A large increase in the number of British employers offering their staff the opportunity to "telework" has been reported by the CBI in its latest Employment Trends survey.
Some 46 per cent of employers say they offer this type of flexible working, three times higher than last year, when it was 14 per cent.
This rapid and seemingly spontaneous rise has been welcomed by the CBI as helping to balance the demands of work and home, reduce congestion on public transport and roads, and benefit the environment, as fewer journeys mean lower CO2 emissions.
The CBI said that new mobile communications technologies have played a major part in this trend, but so has "an inadequate transport system and the desire by companies to avoid non-productive travel time".
John Cridland, deputy director general, said: "This is good news for all of us, but the Government should not see teleworking as an alternative to putting real investment into improving our creaking transport infrastructure. People are still travelling further to work than they did 10 years ago."
The CBI also praised the Government's decision to limit the right to request flexible working more generally to Britain's two million carers, leaving the rest of the workforce to deal with employers on a voluntary basis.
A slightly different spin is put on the phenomenon by the Telework Association. Shirley Borrett, director of development for the association, told The Independent (from her teleworking mobile home on the banks of a lake in northern Germany): "It's not just about employees' rights – teleworking can increase productivity, contribute to retaining skilled staff and can reduce companies' real-estate costs by allowing them to have smaller office buildings.
"And it's not just amatter of mobile phones and laptops. It's about aculture change. Why do we have so many face-to-face meetings?
"As for the questions of trust between staff and employers, how do you know your staff are working even if they are in your office?"
Figures for the number of teleworkers were first collected officially in 1997. They show that 921,000 (4 per cent) of the UK workforce teleworked then, that is spent at least one day in the review period working at home using information technology to keep in touch with the workplace. This has increased by more than 150 per cent since then, to 2.4 million (8 per cent) in spring 2005.
Teleworkers also make up an increasingly large proportion of all those working from home – 77 per cent of all home-workers are now teleworkers, compared with only 40 per cent in 1995.
The main occupations for teleworkers were managers and senior officials (23 per cent of teleworkers), associate professional and technical (also 23 per cent), and professional (18 per cent). Almost one in five of skilled tradespeople telework.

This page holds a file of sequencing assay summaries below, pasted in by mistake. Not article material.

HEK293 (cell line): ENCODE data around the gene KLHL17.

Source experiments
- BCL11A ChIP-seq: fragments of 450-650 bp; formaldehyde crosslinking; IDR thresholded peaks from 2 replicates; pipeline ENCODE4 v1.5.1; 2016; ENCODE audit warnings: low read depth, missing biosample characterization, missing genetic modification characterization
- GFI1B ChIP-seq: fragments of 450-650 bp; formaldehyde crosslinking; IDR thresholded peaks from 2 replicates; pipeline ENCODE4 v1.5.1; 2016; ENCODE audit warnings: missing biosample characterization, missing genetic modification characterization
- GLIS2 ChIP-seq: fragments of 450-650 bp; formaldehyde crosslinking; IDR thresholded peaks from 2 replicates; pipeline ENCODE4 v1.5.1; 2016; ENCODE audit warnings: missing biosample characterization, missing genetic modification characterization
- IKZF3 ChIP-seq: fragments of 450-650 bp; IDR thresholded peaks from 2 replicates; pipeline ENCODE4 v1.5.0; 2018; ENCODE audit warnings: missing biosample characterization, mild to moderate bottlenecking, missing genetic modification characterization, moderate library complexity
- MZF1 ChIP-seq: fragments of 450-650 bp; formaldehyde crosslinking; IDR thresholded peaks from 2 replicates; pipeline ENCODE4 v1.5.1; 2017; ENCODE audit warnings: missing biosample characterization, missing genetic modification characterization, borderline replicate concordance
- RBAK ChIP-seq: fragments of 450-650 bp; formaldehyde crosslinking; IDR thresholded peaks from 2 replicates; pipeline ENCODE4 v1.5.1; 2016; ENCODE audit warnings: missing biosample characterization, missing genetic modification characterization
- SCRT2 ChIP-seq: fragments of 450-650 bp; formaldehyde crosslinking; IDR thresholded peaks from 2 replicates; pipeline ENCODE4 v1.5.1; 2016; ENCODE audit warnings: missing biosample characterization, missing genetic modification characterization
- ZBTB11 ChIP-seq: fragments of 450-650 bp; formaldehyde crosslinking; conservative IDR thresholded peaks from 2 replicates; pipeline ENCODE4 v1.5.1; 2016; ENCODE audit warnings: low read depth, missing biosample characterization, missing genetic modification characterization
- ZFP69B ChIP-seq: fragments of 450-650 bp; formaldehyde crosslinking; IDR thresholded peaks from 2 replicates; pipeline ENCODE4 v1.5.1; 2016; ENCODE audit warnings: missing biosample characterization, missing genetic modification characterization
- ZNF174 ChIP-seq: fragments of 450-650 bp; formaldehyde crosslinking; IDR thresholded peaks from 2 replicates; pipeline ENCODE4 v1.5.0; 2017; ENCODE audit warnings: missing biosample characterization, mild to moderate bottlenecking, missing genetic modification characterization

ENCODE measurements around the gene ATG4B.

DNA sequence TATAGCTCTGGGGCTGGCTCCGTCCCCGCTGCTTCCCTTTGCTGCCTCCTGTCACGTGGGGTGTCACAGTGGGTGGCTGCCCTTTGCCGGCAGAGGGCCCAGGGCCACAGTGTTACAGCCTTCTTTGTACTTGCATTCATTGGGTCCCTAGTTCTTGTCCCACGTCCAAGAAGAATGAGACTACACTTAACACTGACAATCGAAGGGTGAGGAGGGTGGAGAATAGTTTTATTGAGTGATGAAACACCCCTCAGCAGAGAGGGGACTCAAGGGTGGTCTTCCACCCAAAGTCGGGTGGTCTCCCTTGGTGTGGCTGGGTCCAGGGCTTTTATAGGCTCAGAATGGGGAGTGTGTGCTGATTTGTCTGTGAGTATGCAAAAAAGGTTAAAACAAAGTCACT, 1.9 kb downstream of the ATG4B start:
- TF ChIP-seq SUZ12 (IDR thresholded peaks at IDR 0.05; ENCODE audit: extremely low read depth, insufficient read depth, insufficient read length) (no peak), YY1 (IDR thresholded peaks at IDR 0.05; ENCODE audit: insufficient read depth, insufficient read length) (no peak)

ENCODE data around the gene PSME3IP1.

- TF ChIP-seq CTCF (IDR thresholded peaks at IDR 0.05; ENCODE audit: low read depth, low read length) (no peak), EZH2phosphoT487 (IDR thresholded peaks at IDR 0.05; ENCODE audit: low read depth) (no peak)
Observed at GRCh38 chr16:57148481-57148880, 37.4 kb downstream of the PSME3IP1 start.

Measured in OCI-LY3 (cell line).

The Government's recent Work-life Balance Employee Survey showed 44 per cent of those who had the option of working from home regularly took up the option.
'Staff will repay the faith youput in them'
Brian Walshe works for BT in Management Development, and believes that moving to teleworking is equivalent to a pay rise of £8,000 or £9,000 a year. He works one or two days a week from home, with the rest split between office and business travel.
"Before I joined BT, I actually used to commute for about four or five hours a day, from my home in Hertfordshire to Wimbledon, south London. At the weekends I was good for nothing. That's changed. I've got those hours back, and I have much more time to spend with my wife and two children."
There's a community benefit as well. Newly invigorated, Brian can devote even more energy to the junior football team he helps to run and his work for the local church.
But what about the trust issue? "Just because you're in an office in Canary Wharf doesn't mean you're working ... you could be having two hour lunches ... and just because you're present – that doesn't make you productive."
However Brian acknowledges that in his role in training BT's management, he does sometimes need to have human contact. "If I'm going through some feedback with someone for the first time, it helps to meet them and to build a rapport. As long as I deliver on my objectives and timescales everyone is happy."
BT says that its 13,700 home workers are on average 20 per cent more productive, and their increased productivity adds another £6m-£7m of value to BT's bottom line.
"Scepticism about flexibility often comes down to old-fashioned ideas of not trusting employees and 'face time' in the office.
"In our experience, employees will repay the faith you place in them to do a good job."Reuse content